FM to relook at former MPs and bureaucrats holding onto diplomatic passports

Lately, the country has seen an increase in the number of diplomatic passport holders which could lead to high chances of misuse of the document in the absence of stern rules and regulations in place.

One of the concerns raised is that the value of the diplomatic passport would be undermined by host countries with many individuals holding the document even when they are no more a diplomat.

Foreign Minister Rinzin Dorji at the ‘meet the press’ session yesterday said the number of diplomatic passport holders shot up from 2008 when all the Members of the Parliament and Cabinet Ministers were issued one each.

“As soon as I joined the ministry, this was found to be a major concern,” Lyonpo said. He said only some of the former MP’s and diplomats had the privilege of retaining the status as per the entitlements prescribed in the 2006 Passport Manual.

Lyonpo said there was not much of a problem in terms of issuing diplomatic passports until 2006, but the number of eligible members increased by manifold in 2008 and the issuance of diplomatic passports became a point of concern.

Lyonpo said that the 2006 Passport Manual would be looked into closely and will determine the effect of issuing too many diplomatic passports. He said that there is no end to it should the foreign ministry provide diplomatic passports to every MP and they retained it even after leaving the post.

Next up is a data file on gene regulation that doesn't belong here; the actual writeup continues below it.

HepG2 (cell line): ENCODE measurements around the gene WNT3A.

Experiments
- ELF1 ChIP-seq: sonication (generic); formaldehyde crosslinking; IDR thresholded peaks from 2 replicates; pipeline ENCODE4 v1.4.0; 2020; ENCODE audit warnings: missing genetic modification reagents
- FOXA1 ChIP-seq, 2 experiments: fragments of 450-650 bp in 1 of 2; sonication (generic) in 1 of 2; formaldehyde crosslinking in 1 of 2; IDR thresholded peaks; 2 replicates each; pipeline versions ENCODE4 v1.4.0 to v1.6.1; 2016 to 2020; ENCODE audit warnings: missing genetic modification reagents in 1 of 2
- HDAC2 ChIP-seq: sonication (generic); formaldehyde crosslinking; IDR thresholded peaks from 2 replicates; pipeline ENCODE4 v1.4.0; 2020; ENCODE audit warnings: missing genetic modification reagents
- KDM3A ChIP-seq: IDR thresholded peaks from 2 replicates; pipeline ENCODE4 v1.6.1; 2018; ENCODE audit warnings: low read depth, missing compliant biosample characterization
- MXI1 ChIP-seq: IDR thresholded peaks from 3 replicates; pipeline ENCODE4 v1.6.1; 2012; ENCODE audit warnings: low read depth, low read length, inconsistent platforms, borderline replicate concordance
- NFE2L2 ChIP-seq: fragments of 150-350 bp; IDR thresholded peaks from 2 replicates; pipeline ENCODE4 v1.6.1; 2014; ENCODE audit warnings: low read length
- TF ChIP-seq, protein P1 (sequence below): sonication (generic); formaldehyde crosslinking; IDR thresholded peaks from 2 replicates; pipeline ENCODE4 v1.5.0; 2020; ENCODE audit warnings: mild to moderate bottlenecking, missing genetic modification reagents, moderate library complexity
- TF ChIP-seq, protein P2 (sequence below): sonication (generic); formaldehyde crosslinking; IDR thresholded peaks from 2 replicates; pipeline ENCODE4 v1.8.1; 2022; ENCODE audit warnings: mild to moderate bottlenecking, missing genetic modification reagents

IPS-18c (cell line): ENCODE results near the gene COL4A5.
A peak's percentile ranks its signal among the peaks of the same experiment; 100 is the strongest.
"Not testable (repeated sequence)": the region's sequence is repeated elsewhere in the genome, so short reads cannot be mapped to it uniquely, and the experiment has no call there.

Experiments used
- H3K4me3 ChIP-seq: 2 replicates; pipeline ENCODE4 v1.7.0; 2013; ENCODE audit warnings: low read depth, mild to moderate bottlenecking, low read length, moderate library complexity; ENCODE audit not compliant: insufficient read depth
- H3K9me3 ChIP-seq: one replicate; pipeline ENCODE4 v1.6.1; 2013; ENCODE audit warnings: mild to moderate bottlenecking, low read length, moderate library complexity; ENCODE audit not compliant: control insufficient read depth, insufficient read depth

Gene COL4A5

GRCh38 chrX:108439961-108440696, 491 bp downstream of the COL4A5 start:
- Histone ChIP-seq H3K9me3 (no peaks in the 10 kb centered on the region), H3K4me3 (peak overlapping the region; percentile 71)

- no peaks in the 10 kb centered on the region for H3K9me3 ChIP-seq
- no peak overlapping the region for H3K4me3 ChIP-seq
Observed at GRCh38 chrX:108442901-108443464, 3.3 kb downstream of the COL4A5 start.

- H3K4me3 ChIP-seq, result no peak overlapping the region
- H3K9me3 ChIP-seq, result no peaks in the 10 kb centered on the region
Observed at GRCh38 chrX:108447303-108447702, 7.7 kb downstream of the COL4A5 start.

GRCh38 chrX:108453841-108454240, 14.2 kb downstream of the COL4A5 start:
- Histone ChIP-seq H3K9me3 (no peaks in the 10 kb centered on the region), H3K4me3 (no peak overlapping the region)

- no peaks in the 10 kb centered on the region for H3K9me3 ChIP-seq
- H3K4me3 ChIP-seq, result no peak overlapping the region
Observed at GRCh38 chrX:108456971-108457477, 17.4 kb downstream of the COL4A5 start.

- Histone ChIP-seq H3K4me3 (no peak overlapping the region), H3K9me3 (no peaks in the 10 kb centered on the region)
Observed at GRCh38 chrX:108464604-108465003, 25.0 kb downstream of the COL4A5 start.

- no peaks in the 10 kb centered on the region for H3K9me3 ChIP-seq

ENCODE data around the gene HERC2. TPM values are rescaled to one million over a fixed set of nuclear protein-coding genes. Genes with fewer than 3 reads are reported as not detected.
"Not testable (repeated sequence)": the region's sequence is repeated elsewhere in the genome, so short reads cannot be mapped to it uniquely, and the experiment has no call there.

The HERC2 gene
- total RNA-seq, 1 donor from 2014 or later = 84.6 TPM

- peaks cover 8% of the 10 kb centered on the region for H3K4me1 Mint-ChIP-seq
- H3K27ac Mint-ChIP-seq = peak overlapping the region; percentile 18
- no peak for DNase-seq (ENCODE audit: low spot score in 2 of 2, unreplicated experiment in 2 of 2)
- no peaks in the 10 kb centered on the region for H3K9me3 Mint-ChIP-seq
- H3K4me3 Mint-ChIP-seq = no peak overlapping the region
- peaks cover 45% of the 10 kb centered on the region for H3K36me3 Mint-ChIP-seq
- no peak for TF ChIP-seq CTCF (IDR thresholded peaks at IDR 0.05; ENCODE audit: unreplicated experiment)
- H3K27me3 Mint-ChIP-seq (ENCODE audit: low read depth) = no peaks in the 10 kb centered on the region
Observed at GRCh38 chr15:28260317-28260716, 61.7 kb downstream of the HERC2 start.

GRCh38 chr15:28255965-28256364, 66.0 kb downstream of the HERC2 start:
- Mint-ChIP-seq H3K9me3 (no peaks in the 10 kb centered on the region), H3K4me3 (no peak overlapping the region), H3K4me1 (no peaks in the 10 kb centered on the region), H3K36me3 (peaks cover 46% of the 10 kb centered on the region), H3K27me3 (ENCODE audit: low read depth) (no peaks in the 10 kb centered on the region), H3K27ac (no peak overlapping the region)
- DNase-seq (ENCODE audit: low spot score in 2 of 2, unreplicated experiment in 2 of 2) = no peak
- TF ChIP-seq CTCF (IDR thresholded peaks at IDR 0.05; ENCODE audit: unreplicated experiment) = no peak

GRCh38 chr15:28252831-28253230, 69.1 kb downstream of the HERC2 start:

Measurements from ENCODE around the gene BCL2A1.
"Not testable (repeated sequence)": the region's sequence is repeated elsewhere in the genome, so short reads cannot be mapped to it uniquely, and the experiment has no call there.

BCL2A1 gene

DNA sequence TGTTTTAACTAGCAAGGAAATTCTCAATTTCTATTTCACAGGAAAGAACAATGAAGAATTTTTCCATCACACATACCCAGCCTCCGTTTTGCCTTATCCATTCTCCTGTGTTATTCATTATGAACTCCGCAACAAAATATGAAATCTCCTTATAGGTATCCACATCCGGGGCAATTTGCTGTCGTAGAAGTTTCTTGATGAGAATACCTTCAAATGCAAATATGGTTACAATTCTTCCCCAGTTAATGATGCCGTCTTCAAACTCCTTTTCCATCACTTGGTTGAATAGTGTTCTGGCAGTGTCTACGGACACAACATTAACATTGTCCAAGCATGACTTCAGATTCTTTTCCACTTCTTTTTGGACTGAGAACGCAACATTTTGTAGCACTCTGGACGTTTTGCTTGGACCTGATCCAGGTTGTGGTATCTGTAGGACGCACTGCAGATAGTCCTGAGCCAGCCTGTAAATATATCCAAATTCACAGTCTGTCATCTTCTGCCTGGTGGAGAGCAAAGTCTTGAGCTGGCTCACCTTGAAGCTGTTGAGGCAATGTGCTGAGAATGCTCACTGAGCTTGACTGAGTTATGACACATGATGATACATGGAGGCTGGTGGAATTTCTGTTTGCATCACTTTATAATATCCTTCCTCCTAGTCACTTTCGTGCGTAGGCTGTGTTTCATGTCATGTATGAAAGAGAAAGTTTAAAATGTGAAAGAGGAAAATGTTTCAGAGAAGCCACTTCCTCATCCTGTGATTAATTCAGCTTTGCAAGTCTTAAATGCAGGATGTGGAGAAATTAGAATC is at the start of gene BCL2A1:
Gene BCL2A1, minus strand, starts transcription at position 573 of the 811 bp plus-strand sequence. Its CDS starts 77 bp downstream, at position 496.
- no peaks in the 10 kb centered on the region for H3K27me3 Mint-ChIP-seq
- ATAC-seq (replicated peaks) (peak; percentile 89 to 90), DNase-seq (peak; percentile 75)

Another factor that contributed to the issue, Lyonpo said, was owing to diplomats who continue to retain their passport upon their return from their official postings abroad. Lyonpo said those passports would be withdrawn including those diplomats who are superannuated.

“If not, being a very small society, towards a few year times down the line everybody would be eligible or would be carrying the diplomatic passport that would dilute the importance of the passport,” he added.

Holders of the diplomatic passport enjoy diplomatic immunity which includes safe passages and are considered not susceptible to lawsuit or prosecution under the host country’s law, although they can be extradited.

Many principles of diplomatic immunity are now considered to be a customary law and when receiving diplomats who formally represent the sovereign, the receiving head of state grants certain privileges and immunities to ensure that they may effectively carry out their duties, on the understanding that these are provided on a reciprocal basis.

However, few senior bureaucrats have the feeling that Bhutan is into the doorsill of having too many diplomats and accordingly the foreign ministry is looking for various means to scrutinize the retention of diplomatic passport and maintain the numbers of diplomatic passport holder atIndependent Board comprising members including the Joint Secretary, MoEA a rational number.

The foreign minister was responding to a question on the issue as the issue of former ministers, MPs, private business people and former bureaucrats still retaining diplomatic passports cropped up in the social media.

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